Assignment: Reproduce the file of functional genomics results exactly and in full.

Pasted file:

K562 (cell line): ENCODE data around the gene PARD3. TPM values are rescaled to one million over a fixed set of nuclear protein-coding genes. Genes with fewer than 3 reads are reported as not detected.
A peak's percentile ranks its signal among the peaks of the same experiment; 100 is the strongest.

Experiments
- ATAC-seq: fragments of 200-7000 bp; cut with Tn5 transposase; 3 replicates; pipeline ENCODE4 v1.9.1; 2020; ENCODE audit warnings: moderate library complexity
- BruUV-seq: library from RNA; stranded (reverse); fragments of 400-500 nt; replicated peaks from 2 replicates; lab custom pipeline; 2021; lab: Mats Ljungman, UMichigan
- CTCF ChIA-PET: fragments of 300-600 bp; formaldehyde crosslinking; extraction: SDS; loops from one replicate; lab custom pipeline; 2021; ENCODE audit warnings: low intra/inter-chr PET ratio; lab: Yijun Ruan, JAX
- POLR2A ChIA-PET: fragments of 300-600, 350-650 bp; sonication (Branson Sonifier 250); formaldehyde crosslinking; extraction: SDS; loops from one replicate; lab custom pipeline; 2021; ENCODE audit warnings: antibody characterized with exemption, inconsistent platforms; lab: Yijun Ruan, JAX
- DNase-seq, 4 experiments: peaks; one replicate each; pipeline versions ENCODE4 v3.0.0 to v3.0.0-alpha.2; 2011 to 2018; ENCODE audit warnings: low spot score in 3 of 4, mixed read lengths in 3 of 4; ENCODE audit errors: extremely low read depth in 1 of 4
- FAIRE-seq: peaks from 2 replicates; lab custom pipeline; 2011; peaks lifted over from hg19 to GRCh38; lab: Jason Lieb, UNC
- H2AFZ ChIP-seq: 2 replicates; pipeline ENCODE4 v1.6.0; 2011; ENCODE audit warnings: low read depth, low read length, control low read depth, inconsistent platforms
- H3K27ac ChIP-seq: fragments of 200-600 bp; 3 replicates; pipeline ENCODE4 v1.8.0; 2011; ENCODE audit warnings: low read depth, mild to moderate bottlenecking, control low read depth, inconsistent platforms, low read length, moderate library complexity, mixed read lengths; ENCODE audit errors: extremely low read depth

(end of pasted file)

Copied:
K562 (cell line): ENCODE data around the gene PARD3. TPM values are rescaled to one million over a fixed set of nuclear protein-coding genes. Genes with fewer than 3 reads are reported as not detected.
A peak's percentile ranks its signal among the peaks of the same experiment; 100 is the strongest.

Experiments
- ATAC-seq: fragments of 200-7000 bp; cut with Tn5 transposase; 3 replicates; pipeline ENCODE4 v1.9.1; 2020; ENCODE audit warnings: moderate library complexity
- BruUV-seq: library from RNA; stranded (reverse); fragments of 400-500 nt; replicated peaks from 2 replicates; lab custom pipeline; 2021; lab: Mats Ljungman, UMichigan
- CTCF ChIA-PET: fragments of 300-600 bp; formaldehyde crosslinking; extraction: SDS; loops from one replicate; lab custom pipeline; 2021; ENCODE audit warnings: low intra/inter-chr PET ratio; lab: Yijun Ruan, JAX
- POLR2A ChIA-PET: fragments of 300-600, 350-650 bp; sonication (Branson Sonifier 250); formaldehyde crosslinking; extraction: SDS; loops from one replicate; lab custom pipeline; 2021; ENCODE audit warnings: antibody characterized with exemption, inconsistent platforms; lab: Yijun Ruan, JAX
- DNase-seq, 4 experiments: peaks; one replicate each; pipeline versions ENCODE4 v3.0.0 to v3.0.0-alpha.2; 2011 to 2018; ENCODE audit warnings: low spot score in 3 of 4, mixed read lengths in 3 of 4; ENCODE audit errors: extremely low read depth in 1 of 4
- FAIRE-seq: peaks from 2 replicates; lab custom pipeline; 2011; peaks lifted over from hg19 to GRCh38; lab: Jason Lieb, UNC
- H2AFZ ChIP-seq: 2 replicates; pipeline ENCODE4 v1.6.0; 2011; ENCODE audit warnings: low read depth, low read length, control low read depth, inconsistent platforms
- H3K27ac ChIP-seq: fragments of 200-600 bp; 3 replicates; pipeline ENCODE4 v1.8.0; 2011; ENCODE audit warnings: low read depth, mild to moderate bottlenecking, control low read depth, inconsistent platforms, low read length, moderate library complexity, mixed read lengths; ENCODE audit errors: extremely low read depth